How do I interpret the results so far of my omega-3 self-experimentation? I’m going to skip the obvious implications (I should do more experiments, I should take omega-3, . . . ) and jump to the less obvious ones:
1. Omega-6 may make things worse. The difference between flaxseed oil and olive oil was larger than the difference between flaxseed oil and nothing, implying that olive oil is worse than nothing. Perhaps this is because olive oil is relatively high in omega-6, which displaces omega-3. The Israeli Paradox points in the same anti-omega-6 direction as do lab experiments that suggest omega-6 fats are pro-inflammatory.
2. I should study other fats. My experiments don’t just imply that omega-3 fats have a big effect on brain function, they imply that fats in general have big effects — and that these effects can be easily measured (which is the interesting part).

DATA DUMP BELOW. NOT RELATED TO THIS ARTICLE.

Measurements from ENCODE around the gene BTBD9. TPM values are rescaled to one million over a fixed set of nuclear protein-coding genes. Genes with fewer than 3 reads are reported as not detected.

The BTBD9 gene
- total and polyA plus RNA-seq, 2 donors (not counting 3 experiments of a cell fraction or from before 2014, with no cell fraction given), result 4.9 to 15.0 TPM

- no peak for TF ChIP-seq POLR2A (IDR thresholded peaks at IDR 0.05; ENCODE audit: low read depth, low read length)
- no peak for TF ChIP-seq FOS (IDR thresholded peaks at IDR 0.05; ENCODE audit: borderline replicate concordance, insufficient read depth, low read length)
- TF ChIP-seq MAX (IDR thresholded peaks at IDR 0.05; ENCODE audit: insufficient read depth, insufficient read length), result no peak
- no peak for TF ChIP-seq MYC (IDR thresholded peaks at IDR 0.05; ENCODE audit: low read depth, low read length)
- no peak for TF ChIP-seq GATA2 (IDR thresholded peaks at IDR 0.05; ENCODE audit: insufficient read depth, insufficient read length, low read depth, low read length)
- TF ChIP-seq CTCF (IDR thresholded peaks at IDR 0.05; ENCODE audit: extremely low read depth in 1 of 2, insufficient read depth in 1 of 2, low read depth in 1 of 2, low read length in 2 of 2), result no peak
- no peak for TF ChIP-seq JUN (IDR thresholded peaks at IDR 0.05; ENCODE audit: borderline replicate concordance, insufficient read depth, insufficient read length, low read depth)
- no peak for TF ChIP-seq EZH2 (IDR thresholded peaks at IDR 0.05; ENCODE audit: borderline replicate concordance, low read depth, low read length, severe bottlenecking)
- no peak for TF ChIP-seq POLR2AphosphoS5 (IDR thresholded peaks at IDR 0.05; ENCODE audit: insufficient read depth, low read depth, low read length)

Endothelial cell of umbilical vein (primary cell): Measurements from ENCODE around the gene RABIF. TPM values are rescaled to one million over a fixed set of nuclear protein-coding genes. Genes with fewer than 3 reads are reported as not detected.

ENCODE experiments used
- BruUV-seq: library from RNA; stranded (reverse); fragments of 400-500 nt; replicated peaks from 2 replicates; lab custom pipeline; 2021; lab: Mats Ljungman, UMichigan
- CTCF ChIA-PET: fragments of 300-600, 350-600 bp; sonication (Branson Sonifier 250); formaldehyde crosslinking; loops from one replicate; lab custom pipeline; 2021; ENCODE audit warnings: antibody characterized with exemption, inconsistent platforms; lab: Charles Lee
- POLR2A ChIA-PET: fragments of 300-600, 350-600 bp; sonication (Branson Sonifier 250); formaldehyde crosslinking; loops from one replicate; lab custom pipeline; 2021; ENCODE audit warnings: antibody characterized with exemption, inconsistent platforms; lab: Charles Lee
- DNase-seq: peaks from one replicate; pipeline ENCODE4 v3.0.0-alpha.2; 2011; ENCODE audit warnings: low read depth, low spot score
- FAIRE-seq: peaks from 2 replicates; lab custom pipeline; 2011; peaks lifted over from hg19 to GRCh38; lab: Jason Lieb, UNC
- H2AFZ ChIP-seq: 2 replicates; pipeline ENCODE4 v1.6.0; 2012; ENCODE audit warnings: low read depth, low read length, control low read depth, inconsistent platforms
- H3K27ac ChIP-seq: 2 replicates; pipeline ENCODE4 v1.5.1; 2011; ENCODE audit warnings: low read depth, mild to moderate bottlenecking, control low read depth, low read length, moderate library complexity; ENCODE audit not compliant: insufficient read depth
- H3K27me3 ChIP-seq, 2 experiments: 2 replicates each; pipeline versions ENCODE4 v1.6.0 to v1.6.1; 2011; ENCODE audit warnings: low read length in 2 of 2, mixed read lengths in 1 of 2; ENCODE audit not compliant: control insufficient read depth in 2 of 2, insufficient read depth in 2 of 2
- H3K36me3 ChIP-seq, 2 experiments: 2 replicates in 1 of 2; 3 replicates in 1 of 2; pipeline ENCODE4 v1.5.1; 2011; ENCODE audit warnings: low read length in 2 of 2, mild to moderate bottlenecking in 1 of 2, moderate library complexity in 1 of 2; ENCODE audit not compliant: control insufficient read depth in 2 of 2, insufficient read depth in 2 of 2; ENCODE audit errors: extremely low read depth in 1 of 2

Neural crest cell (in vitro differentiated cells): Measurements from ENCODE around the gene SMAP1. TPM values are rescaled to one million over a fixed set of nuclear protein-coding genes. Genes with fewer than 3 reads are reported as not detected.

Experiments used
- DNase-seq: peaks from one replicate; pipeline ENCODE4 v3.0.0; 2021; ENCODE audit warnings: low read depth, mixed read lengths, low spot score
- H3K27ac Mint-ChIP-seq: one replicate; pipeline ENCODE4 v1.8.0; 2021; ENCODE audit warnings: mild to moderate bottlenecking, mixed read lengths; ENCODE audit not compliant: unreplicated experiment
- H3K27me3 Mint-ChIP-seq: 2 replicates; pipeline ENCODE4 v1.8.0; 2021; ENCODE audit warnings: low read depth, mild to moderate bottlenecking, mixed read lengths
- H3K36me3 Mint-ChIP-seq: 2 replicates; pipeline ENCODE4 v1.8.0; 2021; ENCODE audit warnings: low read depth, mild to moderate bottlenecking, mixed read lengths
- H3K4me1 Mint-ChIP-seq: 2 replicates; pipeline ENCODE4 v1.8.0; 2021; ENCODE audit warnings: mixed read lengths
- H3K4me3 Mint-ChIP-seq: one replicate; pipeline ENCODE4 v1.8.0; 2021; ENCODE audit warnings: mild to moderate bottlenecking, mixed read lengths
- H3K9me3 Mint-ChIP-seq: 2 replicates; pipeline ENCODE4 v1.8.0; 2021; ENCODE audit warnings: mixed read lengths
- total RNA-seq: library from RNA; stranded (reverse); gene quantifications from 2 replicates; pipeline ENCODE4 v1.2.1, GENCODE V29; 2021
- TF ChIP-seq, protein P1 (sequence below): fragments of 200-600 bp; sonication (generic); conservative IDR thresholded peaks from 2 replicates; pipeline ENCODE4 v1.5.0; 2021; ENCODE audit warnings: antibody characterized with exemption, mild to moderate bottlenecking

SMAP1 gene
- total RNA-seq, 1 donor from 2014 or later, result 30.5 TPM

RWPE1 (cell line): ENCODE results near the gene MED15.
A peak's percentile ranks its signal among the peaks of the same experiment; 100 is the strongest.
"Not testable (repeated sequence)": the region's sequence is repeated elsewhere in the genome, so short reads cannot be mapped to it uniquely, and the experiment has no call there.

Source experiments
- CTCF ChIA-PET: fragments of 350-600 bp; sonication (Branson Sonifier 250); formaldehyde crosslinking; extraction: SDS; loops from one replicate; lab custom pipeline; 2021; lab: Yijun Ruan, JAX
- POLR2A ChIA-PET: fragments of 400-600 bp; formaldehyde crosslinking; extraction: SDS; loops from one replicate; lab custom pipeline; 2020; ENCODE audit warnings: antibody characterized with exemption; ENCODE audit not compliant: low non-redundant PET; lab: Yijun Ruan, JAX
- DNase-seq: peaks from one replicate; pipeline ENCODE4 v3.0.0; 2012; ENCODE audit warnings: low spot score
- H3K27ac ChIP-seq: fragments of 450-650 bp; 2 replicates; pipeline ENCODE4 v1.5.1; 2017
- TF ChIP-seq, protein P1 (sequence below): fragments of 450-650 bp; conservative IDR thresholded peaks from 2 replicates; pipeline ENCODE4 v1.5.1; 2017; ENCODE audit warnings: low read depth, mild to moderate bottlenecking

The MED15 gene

3. Health providers should pay far more attention to brain function — to “brain health.” Improvements in balance led me to treatments that improved my performance on memory tests. Not surprising, since the whole brain is made of the same stuff (neurons, glial cells, etc.), but it implies that with easy to administer tests you could catch a wide range of brain problems long before they cause serious difficulties, such as dementia, Alzheimer’s, and injury-causing falls. Note that no doctor ever orders tests similar to those I have used. Yet my tests eventually revealed that I was suffering from what might be called omega-3 deficiency. One well-accepted test of mental function is the Mini-Mental State Exam. It consists of such questions as “What month of the year is this?”. By the standards of experimental psychology, it is incredibly crude. Experimental psychologists have a lot to teach the health community about how to measure brain function.